Natural Dandruff Shampoo: The Non-Drugstore Alternative

There’s something decidedly, blissfully satisfying in going natural when you can. Whether it’s with groceries and clothing, your lifestyle or even the way you wear your God-given texture, natural denotes having a level of efficacy, gentleness and being truthful to one’s core. We’re also reassured of a certain amount of purity and hey, sometimes even a better karmic payoff with a natural option versus a synthetic, so-called chemically laden alternative. We’re all but convinced that what’s from the earth is always, always the better, kinder way, and we’re not wrong… for the most part.

There are gaps in this theory for sure; say what you want about modern medicine, but a lot of our quality of life these days is the result of advances in science and medical technology (just imagine the life expectancy of people in the Middle Ages; surgery during the pre-anesthesia era is likewise a forever horrific concept). Common situations such as not washing hair and developing dandruff were probably insufferable way back then too, and even had more drastic consequences (mice in your wigs, anyone?). Which is why when it comes to natural dandruff shampoo, or even organic dandruff shampoo, honestly, I’m a bit of a believer on the power of medicine. Read on to find out why:

Natural Anti-Dandruff Shampoo: Are Homeopathic Alternatives Worth It?

natural dandruff shampoo tea tree oil
Natural alternatives such as tea tree oil and willow bark have purported anti-bacterial and anti-fungal effects that can be beneficial in treating dandruff.

Not to say that using a natural dandruff shampoo is not effective—far from it! As Unilever’s R&D expert Leon van Gorkom also says, “Some shampoos that claim to be effective against dandruff contain actives such as tea tree oil (but only at a very high level of 5%) and willow bark (which contains salicylic acid). Sometimes these are labeled as homeopathic remedies, which may also contain other ingredients that are anti-irritants or are anti-bacterial.” Which is well and good, especially if you find a particular combination of these ingredients that’s available at a sustainable price. They do work, but you might need more of it, which can lead to a more expensive or harder-to-find product.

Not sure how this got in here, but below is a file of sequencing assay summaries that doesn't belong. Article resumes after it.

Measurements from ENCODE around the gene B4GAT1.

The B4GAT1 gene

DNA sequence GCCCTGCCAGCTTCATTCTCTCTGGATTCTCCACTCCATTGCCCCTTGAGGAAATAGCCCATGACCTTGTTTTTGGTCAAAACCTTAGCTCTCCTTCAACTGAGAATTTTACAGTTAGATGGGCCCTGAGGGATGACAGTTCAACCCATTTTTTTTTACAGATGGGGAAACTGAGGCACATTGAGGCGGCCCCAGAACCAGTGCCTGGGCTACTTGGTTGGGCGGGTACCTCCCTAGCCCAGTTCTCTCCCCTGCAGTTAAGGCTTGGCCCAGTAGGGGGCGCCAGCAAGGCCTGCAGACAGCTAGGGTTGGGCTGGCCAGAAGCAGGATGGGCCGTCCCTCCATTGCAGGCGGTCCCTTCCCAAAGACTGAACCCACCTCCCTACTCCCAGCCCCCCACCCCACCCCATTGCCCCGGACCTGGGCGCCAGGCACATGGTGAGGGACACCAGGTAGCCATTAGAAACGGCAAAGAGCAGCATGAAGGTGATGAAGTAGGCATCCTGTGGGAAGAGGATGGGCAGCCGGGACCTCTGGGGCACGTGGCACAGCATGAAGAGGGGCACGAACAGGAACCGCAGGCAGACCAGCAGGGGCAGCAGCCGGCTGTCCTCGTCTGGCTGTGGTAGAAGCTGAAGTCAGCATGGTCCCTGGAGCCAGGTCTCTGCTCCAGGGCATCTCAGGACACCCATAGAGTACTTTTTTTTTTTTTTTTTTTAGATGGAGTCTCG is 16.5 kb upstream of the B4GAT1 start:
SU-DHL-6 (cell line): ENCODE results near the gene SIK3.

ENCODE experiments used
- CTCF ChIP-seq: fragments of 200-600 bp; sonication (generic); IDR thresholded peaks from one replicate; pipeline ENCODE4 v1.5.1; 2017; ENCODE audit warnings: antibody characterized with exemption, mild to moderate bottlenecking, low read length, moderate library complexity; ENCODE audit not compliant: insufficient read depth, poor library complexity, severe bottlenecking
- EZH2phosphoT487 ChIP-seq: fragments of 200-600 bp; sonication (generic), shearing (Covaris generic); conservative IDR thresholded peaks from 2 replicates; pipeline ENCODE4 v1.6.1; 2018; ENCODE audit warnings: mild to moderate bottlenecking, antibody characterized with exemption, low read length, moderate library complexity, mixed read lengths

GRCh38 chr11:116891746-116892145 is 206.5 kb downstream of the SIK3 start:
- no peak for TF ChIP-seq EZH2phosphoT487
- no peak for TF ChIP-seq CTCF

Where the magic lies

That said, not everyone may find relief for their dandruff condition with tea tree oil or willow bark, and stronger medications or treatments might be necessary—and by stronger, we mean prescription-grade. Van Gorkom adds, “FDA-approved anti-dandruff shampoos use AD actives as per monograph (pyrithione zinc, coal tar, sulfur, salicylic acid and selenium sulfide). There are other products [also] available by prescription.”

There is also the matter of prevention of dandruff, which experts say can be caused by an overgrowth of a fungus on an oily scalp. So even though you manage to find the best natural dandruff shampoo for your current hair issues, it might not have that one-two punch needed to both treat and prevent… which, surprise, some drugstore shampoos actually do. Oh, and there’s also the case of the shampoo leaving your hair actually soft, shiny and taken care of, and not give that dreaded stripped effect associated with a lot of medicated shampoos. We love the Dove Derma Care Scalp line precisely for this flake-free, nourished reason: Formulated with active pyrithione zinc to treat dandruff but also with a blend of oils for that trademark Dove gentle nourishment, it offers a zero-compromise solution.

If you’re still on the market however for the best organic shampoo for dandruff (and one that’s truly certified organic, mind you, at a non-ridiculous cost), we salute the cause and wish you well on your flake-free journey. But if you do find yourself in need of an effective and affordable medicated option down the line, don’t worry: Gentle mainstream options are in friendly neighborhood drugstores everywhere, and are always ready to help. Here’s to more black-turtleneck days for the rest of the season!